Trusts apologise for ‘inexcusable failures’ in psychiatric treatment
Two health trusts have publicly apologised for “inexcusable failures” surrounding the psychiatric treatment of a suicidal woman who smothered her daughter and then took her own life.
In a joint statement the Belfast Health and Social Care Trust and Western Health and Social Care Trust accepted the death of Madeleine O’Neill’s nine-year-old daughter Lauren should never have occurred.
The authorities’ expressions of remorse formed part of the settlement of two civil actions where they admitted negligence and breach of statutory duty, and agreed to pay five figure damages and costs to Mrs O’Neill’s family and her estranged husband John O’Neill.
Inquests into the two deaths, which were due to open next week, will not now take place.
Mrs O’Neill and Lauren were found dead in their home at Manse Road, Carryduff in July 2005.
Before she hanged herself the 41-year-old had told health professionals she thought about killing both herself and her daughter.
At a previous preliminary hearing it was disclosed that she used an internet search engine to find information on how to end her life and that of her child.
Her former husband John O’Neill said at the time he had no idea she had told doctors she might harm Lauren.
The first he had known was months after they died, when police told him they had found it in Madeline’s medical notes.
Following the settlement of his lawsuit and another brought by Mrs O’Neill’s family, the Trusts issued their apology at Belfast Coroners Court, setting out their failings in detail.
Mrs O’Neill had developed an acute psychiatric illness in May 2005 which required both inpatient and outpatient treatment.
She relapsed and was admitted to Knockbracken Health Care Park in June. Four days later she was transferred to Gransha Hospital, Londonderry where she remained until her release following a two-week stay.
“During the course of her treatment Madeleine O’Neill made disclosures to some of those treating her that she intended to take her own life and that of Lauren O’Neill,” the statement said.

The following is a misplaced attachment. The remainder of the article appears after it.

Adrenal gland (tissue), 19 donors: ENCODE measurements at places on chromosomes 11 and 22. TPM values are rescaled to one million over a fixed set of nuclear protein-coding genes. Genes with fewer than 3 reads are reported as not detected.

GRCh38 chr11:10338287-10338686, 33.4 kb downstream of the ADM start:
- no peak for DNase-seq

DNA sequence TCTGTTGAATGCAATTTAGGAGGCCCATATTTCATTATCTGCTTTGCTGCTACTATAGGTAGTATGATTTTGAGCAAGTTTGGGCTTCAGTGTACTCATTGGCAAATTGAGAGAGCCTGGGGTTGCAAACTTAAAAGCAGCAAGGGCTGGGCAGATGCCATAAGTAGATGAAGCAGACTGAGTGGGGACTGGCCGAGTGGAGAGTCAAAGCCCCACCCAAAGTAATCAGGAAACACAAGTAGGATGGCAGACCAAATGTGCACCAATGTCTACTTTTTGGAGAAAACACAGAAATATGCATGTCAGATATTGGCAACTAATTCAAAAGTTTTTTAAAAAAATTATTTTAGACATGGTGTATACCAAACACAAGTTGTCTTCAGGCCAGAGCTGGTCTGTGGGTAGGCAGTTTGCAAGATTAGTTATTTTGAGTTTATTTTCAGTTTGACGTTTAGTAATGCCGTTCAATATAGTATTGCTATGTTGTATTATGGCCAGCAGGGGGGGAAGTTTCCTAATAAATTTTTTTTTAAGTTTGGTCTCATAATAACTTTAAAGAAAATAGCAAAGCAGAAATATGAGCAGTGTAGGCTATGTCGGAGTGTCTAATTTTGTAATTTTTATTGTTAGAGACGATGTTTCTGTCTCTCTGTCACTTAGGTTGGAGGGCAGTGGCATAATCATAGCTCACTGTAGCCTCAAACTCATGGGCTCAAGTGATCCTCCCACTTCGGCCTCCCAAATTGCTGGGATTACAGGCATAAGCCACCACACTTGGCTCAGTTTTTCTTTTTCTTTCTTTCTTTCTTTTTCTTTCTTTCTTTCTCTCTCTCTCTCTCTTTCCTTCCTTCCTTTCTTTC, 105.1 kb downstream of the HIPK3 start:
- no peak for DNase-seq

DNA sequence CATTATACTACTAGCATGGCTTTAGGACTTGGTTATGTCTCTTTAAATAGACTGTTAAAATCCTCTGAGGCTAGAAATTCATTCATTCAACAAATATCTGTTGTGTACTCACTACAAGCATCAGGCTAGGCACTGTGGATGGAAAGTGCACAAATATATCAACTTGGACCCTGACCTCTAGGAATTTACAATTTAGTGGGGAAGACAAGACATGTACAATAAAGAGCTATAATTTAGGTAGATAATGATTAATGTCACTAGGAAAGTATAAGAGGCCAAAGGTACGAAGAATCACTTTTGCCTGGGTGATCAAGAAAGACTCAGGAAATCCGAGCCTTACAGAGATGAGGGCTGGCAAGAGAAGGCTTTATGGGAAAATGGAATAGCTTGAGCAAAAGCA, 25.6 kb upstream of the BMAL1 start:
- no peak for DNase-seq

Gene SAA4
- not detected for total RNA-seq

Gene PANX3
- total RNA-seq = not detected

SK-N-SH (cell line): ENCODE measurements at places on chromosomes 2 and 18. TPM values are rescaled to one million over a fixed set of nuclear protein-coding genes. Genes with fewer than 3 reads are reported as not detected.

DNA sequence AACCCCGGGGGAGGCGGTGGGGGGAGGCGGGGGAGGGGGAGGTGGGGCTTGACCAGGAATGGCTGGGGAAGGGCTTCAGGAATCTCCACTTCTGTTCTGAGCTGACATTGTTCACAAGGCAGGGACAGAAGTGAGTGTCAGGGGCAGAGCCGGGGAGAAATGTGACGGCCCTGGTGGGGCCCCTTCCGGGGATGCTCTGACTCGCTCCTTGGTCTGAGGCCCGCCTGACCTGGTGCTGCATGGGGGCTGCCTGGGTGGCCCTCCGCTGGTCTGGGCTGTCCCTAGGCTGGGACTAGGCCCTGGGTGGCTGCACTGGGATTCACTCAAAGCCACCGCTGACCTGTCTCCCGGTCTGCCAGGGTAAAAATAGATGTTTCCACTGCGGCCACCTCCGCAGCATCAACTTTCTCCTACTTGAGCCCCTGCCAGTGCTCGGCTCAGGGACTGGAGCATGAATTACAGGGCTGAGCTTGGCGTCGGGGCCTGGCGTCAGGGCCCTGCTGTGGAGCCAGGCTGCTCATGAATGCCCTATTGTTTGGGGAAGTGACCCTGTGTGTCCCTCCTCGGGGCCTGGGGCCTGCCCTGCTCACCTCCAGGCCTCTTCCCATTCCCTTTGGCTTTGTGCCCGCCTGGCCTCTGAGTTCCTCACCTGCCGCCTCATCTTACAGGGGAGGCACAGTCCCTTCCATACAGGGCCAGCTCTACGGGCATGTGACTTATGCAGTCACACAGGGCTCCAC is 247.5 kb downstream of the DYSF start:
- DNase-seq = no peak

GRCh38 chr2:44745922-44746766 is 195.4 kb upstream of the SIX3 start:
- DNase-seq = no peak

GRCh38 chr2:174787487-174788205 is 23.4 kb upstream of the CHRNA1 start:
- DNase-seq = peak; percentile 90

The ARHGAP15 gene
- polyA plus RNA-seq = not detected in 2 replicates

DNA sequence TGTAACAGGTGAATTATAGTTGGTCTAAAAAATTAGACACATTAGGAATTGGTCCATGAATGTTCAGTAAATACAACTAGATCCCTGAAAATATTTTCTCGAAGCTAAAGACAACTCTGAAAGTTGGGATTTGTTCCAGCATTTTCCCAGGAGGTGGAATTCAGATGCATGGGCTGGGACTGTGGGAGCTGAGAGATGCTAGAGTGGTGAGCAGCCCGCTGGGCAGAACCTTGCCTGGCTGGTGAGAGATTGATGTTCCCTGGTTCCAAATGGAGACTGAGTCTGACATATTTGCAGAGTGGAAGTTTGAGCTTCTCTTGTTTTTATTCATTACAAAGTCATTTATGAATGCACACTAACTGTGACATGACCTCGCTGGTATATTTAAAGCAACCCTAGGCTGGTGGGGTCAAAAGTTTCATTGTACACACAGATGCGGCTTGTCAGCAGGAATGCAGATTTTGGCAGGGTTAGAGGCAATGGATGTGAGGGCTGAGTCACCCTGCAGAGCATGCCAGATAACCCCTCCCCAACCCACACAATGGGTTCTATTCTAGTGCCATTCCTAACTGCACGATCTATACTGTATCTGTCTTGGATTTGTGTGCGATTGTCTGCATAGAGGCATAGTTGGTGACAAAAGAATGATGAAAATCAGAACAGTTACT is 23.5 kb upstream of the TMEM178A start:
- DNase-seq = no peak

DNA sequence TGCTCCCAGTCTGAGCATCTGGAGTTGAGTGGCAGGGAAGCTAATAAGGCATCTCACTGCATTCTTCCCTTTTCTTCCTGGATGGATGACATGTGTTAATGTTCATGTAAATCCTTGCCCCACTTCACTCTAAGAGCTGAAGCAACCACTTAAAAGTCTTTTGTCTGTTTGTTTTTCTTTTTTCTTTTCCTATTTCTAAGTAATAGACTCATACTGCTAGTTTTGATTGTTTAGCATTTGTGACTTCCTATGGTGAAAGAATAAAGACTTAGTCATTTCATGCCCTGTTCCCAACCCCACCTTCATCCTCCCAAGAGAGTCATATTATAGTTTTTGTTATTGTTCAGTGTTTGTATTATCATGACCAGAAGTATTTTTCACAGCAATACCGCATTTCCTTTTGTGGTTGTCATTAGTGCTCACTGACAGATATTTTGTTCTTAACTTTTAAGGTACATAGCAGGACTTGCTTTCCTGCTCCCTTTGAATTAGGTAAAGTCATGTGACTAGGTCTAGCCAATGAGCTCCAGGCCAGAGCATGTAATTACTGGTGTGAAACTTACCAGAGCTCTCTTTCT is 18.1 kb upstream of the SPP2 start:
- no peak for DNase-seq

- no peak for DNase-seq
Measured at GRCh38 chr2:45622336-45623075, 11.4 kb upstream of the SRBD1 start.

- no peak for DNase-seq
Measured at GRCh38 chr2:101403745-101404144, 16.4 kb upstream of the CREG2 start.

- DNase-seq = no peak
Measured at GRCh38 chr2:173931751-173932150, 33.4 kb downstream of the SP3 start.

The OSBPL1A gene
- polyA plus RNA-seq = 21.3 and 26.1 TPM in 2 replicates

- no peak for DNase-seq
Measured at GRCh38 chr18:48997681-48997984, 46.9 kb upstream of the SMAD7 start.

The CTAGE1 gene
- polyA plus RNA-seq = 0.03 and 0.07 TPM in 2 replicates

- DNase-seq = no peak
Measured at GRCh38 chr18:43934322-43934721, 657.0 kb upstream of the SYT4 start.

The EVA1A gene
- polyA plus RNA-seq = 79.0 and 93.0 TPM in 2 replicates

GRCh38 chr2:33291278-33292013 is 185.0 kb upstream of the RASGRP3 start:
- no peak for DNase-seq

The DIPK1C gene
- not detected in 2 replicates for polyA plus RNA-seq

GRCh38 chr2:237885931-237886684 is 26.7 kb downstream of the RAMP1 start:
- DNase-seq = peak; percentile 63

“The Belfast Health and Social Care Trust and the Western Health and Social Care Trust accept that there was a failure to act properly or appropriately on these disclosures so as to ensure that all relevant arrangements were put in place for the protection of Lauren.
“They further accept that there was a failure to inform John O’Neill of the content of any of these disclosures.
“The Trusts accept that these failures were inexcusable.”
Both authorities accepted “unconditionally and unreservedly” their failings over a large number of serious allegations made by Mr O’Neill about his wife’s treatment.
The statement added: “The Trusts recognise and acknowledge that Lauren O’Neill’s death should never have occurred.”
It was stressed that since the deaths both authorities have worked to ensure no such tragedy can be allowed to happen again.
A full independent review of the circumstances surrounding Mrs O’Neill’s treatment and communication failures has been carried out, with all findings accepted unequivocally by both Trusts.
Northern Ireland’s senior coroner, John Leckey, was also told that neither Mr O’Neill nor his wife’s family wanted the planned inquests to proceed.
Mr Leckey, who agreed to instead register the two deaths, also stressed the major public interest in the case.
He added: “What I find particularly upsetting is the death of a nine-year-old girl.”
Mr O’Neill, who was in court for the apology, declined to comment afterwards.